Airlines and destinations
The airport has one terminal and a 150-meter by 100-meter apron. The apron is capable of supporting two Airbus A320s and three large general aviation planes simultaneously. There are also plans to expand the apron to accommodate bigger aircraft.
The terminal building, which originally had a capacity of 170 passengers, now has a seating capacity of 300 passengers due to new flights offered by Cebu Pacific. The terminal houses a metal detector and an X-ray machine for fast security check-in of passengers and their baggage.
The airport also has a modern control tower, a Category V fire station with 4 firetrucks and a new parking area complex near the Miss Universe Garden.
The new parking area would have a capacity of 100 vehicles when completed by the end of the year. The old parking area, which had a capacity of ninety vehicles, was partially converted into an airport security buffer zone, to address probable terrorist threats. Forty slots of the old parking area was made part of the new parking area. The city government is expanding again the parking area to accommodate the additional passenger traffic towards the vicinity of the Miss Universe Garden.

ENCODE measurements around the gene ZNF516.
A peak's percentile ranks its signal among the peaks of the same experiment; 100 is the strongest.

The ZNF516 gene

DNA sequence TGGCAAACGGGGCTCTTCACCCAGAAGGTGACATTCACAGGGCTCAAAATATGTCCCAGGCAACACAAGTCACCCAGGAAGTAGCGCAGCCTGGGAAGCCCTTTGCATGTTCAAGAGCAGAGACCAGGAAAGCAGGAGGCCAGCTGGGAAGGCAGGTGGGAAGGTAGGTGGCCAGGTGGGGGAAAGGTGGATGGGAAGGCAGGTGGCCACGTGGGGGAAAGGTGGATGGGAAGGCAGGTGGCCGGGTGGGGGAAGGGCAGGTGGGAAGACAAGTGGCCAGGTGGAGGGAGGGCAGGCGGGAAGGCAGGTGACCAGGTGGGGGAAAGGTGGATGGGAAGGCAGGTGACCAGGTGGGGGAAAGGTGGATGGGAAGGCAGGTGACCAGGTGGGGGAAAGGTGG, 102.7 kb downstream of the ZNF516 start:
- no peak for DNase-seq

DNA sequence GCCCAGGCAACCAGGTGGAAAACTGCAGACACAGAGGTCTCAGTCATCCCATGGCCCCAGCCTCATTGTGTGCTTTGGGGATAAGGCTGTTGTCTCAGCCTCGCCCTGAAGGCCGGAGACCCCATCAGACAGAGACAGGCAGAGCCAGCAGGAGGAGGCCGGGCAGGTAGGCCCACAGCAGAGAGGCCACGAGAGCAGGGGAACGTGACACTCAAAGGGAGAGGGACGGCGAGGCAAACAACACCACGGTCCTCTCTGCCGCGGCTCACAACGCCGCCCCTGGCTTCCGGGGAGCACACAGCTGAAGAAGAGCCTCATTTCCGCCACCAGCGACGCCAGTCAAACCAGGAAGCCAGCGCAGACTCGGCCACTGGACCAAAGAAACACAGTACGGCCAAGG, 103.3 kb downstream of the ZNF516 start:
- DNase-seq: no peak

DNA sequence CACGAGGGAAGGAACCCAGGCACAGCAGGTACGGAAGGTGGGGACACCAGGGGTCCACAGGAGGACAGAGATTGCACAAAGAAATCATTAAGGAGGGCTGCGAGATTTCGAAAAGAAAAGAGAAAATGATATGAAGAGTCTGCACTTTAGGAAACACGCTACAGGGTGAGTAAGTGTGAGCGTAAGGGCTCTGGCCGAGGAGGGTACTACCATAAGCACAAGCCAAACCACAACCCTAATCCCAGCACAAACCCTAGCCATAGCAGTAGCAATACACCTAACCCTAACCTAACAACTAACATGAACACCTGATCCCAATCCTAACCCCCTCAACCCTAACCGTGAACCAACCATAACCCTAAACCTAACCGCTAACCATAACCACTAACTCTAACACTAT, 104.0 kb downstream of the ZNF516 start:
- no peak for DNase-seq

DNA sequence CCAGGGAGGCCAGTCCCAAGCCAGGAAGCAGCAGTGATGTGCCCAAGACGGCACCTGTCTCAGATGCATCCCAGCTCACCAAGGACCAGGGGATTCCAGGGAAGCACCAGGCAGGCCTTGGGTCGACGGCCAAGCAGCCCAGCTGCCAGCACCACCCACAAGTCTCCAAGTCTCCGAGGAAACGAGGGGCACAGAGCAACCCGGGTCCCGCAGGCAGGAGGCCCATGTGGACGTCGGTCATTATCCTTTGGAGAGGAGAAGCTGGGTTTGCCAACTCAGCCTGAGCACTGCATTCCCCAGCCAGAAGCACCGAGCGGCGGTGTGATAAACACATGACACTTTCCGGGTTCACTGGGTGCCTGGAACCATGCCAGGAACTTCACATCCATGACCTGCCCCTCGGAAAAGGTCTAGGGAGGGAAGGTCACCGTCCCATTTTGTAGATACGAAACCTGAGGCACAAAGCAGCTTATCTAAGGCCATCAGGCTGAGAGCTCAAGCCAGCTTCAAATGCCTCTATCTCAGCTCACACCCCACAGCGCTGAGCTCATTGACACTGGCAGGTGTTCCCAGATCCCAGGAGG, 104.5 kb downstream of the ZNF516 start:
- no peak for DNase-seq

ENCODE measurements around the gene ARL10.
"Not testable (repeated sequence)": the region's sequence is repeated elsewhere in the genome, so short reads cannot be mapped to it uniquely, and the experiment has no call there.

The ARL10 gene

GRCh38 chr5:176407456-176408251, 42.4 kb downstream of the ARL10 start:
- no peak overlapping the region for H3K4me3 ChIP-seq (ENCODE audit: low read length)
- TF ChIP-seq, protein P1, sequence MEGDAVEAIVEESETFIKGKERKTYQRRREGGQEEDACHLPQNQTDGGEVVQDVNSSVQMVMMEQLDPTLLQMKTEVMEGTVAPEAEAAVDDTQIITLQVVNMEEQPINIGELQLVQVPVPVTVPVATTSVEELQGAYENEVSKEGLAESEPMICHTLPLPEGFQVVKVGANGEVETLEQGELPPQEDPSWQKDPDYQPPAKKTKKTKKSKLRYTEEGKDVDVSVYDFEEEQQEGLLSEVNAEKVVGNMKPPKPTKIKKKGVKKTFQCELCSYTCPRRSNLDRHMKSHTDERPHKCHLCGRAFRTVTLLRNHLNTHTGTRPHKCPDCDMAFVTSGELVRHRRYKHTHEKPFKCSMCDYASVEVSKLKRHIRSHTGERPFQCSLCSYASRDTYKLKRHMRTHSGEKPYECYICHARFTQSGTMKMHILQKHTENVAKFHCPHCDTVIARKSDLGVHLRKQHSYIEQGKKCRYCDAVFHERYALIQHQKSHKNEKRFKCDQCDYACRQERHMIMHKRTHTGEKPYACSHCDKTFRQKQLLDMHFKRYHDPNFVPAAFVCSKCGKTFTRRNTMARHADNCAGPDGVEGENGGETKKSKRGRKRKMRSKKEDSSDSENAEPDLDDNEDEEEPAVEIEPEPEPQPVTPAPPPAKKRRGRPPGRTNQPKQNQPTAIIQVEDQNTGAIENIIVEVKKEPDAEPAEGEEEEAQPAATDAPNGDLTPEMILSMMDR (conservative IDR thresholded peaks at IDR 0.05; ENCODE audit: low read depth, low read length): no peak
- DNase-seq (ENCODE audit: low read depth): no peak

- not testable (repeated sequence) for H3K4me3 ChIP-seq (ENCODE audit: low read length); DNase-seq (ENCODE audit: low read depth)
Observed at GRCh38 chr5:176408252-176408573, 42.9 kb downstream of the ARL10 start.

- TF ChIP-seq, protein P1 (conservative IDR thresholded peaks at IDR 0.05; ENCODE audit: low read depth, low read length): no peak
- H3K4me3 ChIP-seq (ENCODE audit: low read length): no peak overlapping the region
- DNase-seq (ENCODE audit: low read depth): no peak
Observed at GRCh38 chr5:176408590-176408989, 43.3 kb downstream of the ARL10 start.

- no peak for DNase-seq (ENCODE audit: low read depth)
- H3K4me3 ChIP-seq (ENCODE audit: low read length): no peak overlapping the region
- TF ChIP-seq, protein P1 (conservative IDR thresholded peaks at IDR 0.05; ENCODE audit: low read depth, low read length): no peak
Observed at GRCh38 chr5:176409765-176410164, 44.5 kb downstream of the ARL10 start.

There is also a mini-garden at the runway side of the terminal that contains a grotto.
Airport Master Plan
Third Airport Development Project
The Dipolog Airport upgrading project was part of The 1997 Third Airport Development Project, a six-airport package which was supposed to be funded by the Asian Development Bank (ADB), the European Investment Bank (EIB), and the Philippine government with its counterpart fund . However, the Philippine government failed to provide on the counterpart fund for the $93 million project. The ADB loan was cancelled effective May 31, 2003 .
Scope of Work
Designs for rehabilitation and upgrading were undertaken by COWI-NACO JV, with three local sub-consultants: TransAsia, Basic Team and COWI Philippines.  The scope of works included:
As of April 2007, only items number one, two, five, six, and seven were not yet implemented due to huge budgetary requirements.
Southern Philippines Airport Development Project
DOTC repackaged the project in 2005 into the Southern Philippines Airport Development Project for funding. By 2006, ADB reconsidered Dipolog Airport as one of only three of the six airport projects to be considered for funding based on the request of airline companies operating on the approved airports , commercial viability, and passenger traffic .
ADB Proposed Project Package